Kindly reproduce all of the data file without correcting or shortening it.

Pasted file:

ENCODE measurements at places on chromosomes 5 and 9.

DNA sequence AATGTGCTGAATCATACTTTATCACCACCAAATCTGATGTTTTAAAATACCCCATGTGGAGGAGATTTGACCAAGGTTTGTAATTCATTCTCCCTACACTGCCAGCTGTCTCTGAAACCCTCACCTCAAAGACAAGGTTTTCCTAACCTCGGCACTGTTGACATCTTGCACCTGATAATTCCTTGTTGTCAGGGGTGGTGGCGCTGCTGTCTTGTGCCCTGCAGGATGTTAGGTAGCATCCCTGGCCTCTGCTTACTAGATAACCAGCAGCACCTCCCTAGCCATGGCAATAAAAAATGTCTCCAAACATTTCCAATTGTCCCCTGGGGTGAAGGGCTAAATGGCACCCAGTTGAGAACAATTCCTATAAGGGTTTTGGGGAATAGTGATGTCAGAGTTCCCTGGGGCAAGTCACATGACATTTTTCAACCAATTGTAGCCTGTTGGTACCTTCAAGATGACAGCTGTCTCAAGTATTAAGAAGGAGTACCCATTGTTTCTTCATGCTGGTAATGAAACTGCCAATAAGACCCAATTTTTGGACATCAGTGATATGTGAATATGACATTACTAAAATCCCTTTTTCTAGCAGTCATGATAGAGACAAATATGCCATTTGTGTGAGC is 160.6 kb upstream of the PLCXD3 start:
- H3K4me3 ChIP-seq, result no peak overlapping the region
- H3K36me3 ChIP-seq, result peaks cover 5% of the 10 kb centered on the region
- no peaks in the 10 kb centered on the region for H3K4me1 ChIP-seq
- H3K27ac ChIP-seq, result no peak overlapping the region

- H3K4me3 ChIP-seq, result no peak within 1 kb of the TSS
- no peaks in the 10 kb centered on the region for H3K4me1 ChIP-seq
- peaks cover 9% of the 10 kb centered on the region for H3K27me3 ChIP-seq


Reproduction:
ENCODE measurements at places on chromosomes 5 and 9.

DNA sequence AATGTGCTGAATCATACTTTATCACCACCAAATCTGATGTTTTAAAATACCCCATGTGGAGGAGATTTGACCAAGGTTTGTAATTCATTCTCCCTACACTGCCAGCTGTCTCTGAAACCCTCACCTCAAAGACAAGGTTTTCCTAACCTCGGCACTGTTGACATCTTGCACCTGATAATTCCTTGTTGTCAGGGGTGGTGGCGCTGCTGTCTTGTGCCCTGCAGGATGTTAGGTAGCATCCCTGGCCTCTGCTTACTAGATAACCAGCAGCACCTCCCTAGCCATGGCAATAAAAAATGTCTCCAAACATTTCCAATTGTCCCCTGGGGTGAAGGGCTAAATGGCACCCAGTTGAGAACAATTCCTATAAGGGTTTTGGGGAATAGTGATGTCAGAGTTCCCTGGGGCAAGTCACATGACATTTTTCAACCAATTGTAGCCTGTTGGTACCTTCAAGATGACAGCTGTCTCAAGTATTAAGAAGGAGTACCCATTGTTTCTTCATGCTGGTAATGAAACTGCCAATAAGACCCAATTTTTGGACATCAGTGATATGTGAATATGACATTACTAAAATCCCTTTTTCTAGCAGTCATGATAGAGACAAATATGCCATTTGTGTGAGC is 160.6 kb upstream of the PLCXD3 start:
- H3K4me3 ChIP-seq, result no peak overlapping the region
- H3K36me3 ChIP-seq, result peaks cover 5% of the 10 kb centered on the region
- no peaks in the 10 kb centered on the region for H3K4me1 ChIP-seq
- H3K27ac ChIP-seq, result no peak overlapping the region

- H3K4me3 ChIP-seq, result no peak within 1 kb of the TSS
- no peaks in the 10 kb centered on the region for H3K4me1 ChIP-seq
- peaks cover 9% of the 10 kb centered on the region for H3K27me3 ChIP-seq